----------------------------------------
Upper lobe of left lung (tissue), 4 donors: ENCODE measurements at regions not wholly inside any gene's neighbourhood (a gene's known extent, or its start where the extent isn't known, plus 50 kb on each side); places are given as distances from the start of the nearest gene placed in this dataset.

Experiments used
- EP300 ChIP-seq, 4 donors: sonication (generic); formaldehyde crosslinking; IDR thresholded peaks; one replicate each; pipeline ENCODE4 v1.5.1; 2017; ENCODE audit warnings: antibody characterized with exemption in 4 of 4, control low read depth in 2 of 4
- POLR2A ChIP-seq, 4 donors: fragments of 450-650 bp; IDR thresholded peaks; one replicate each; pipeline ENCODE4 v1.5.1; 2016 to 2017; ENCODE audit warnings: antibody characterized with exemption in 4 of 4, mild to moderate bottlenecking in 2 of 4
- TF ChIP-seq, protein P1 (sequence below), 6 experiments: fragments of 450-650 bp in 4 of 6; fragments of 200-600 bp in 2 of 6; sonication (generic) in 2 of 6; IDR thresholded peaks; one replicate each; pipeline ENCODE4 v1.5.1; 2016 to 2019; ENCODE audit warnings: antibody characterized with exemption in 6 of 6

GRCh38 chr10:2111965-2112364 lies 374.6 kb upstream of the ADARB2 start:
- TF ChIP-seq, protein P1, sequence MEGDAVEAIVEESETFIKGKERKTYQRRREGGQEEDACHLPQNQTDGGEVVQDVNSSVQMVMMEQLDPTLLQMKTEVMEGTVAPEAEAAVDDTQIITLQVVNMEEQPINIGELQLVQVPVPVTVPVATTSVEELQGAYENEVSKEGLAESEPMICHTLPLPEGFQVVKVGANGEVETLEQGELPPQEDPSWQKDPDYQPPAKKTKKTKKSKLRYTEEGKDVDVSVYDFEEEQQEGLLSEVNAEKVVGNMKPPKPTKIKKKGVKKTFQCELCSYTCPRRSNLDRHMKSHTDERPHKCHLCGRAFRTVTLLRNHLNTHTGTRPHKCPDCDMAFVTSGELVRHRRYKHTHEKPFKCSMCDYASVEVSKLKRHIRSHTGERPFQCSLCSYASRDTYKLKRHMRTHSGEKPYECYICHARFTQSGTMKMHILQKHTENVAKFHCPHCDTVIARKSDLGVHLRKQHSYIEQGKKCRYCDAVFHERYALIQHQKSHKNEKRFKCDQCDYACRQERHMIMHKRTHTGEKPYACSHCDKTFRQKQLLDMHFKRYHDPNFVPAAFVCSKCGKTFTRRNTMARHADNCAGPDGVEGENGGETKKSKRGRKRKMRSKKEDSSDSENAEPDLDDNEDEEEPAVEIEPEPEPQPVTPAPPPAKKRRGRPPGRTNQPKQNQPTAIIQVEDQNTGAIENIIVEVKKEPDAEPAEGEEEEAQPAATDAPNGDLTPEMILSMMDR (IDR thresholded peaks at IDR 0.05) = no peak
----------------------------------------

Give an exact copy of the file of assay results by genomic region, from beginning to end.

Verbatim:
Upper lobe of left lung (tissue), 4 donors: ENCODE measurements at regions not wholly inside any gene's neighbourhood (a gene's known extent, or its start where the extent isn't known, plus 50 kb on each side); places are given as distances from the start of the nearest gene placed in this dataset.

Experiments used
- EP300 ChIP-seq, 4 donors: sonication (generic); formaldehyde crosslinking; IDR thresholded peaks; one replicate each; pipeline ENCODE4 v1.5.1; 2017; ENCODE audit warnings: antibody characterized with exemption in 4 of 4, control low read depth in 2 of 4
- POLR2A ChIP-seq, 4 donors: fragments of 450-650 bp; IDR thresholded peaks; one replicate each; pipeline ENCODE4 v1.5.1; 2016 to 2017; ENCODE audit warnings: antibody characterized with exemption in 4 of 4, mild to moderate bottlenecking in 2 of 4
- TF ChIP-seq, protein P1 (sequence below), 6 experiments: fragments of 450-650 bp in 4 of 6; fragments of 200-600 bp in 2 of 6; sonication (generic) in 2 of 6; IDR thresholded peaks; one replicate each; pipeline ENCODE4 v1.5.1; 2016 to 2019; ENCODE audit warnings: antibody characterized with exemption in 6 of 6

GRCh38 chr10:2111965-2112364 lies 374.6 kb upstream of the ADARB2 start:
- TF ChIP-seq, protein P1, sequence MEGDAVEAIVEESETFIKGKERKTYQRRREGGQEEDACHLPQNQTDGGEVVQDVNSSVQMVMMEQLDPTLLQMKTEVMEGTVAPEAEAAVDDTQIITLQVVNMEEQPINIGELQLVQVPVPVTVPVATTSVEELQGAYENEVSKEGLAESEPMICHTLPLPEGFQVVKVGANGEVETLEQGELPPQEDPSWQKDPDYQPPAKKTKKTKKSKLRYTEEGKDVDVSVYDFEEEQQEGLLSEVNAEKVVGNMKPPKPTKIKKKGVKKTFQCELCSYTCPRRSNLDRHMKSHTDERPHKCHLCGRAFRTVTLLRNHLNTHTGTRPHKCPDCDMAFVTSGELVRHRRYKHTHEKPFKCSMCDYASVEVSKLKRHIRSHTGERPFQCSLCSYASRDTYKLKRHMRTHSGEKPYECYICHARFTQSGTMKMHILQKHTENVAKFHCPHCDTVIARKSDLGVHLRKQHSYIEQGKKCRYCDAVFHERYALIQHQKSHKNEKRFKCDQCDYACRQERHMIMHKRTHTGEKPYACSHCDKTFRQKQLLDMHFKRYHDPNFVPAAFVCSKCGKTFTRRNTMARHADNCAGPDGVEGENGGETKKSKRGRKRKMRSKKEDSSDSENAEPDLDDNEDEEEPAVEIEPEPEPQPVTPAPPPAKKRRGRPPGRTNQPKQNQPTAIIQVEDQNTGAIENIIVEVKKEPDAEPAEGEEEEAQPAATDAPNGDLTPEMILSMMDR (IDR thresholded peaks at IDR 0.05) = no peak